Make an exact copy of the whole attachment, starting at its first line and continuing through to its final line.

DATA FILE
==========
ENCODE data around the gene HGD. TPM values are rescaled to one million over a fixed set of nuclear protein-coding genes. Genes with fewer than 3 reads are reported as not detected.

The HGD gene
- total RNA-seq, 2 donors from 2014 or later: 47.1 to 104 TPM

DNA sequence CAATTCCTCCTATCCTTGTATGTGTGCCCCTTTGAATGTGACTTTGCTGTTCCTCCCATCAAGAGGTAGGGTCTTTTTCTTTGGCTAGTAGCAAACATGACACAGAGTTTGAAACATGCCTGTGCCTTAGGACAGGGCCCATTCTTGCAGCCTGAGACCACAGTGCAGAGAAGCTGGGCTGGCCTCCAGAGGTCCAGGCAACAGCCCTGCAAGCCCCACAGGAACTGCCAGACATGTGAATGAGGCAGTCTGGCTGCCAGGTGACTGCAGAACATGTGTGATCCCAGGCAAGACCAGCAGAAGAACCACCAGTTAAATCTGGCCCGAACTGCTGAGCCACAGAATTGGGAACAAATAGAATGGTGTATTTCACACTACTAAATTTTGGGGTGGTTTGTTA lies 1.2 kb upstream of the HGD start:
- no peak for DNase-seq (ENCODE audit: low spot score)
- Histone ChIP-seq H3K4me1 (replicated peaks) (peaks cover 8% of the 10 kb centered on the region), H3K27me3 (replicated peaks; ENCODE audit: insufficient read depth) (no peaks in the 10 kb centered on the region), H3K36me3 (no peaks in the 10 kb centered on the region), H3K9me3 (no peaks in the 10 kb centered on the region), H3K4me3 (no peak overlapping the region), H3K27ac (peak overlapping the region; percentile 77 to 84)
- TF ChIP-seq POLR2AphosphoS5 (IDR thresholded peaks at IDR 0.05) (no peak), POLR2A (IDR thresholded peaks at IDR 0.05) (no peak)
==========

ENCODE data around the gene HGD. TPM values are rescaled to one million over a fixed set of nuclear protein-coding genes. Genes with fewer than 3 reads are reported as not detected.

The HGD gene
- total RNA-seq, 2 donors from 2014 or later: 47.1 to 104 TPM

DNA sequence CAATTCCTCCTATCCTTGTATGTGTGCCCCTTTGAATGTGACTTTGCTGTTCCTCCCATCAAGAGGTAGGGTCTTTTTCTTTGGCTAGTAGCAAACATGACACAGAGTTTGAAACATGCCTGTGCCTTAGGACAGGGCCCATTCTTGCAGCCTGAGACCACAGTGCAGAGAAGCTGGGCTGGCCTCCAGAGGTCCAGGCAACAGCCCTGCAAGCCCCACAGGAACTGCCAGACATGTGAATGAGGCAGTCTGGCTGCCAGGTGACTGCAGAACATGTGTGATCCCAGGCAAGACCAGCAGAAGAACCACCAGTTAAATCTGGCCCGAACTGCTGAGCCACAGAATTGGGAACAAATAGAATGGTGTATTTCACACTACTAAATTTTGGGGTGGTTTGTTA lies 1.2 kb upstream of the HGD start:
- no peak for DNase-seq (ENCODE audit: low spot score)
- Histone ChIP-seq H3K4me1 (replicated peaks) (peaks cover 8% of the 10 kb centered on the region), H3K27me3 (replicated peaks; ENCODE audit: insufficient read depth) (no peaks in the 10 kb centered on the region), H3K36me3 (no peaks in the 10 kb centered on the region), H3K9me3 (no peaks in the 10 kb centered on the region), H3K4me3 (no peak overlapping the region), H3K27ac (peak overlapping the region; percentile 77 to 84)
- TF ChIP-seq POLR2AphosphoS5 (IDR thresholded peaks at IDR 0.05) (no peak), POLR2A (IDR thresholded peaks at IDR 0.05) (no peak)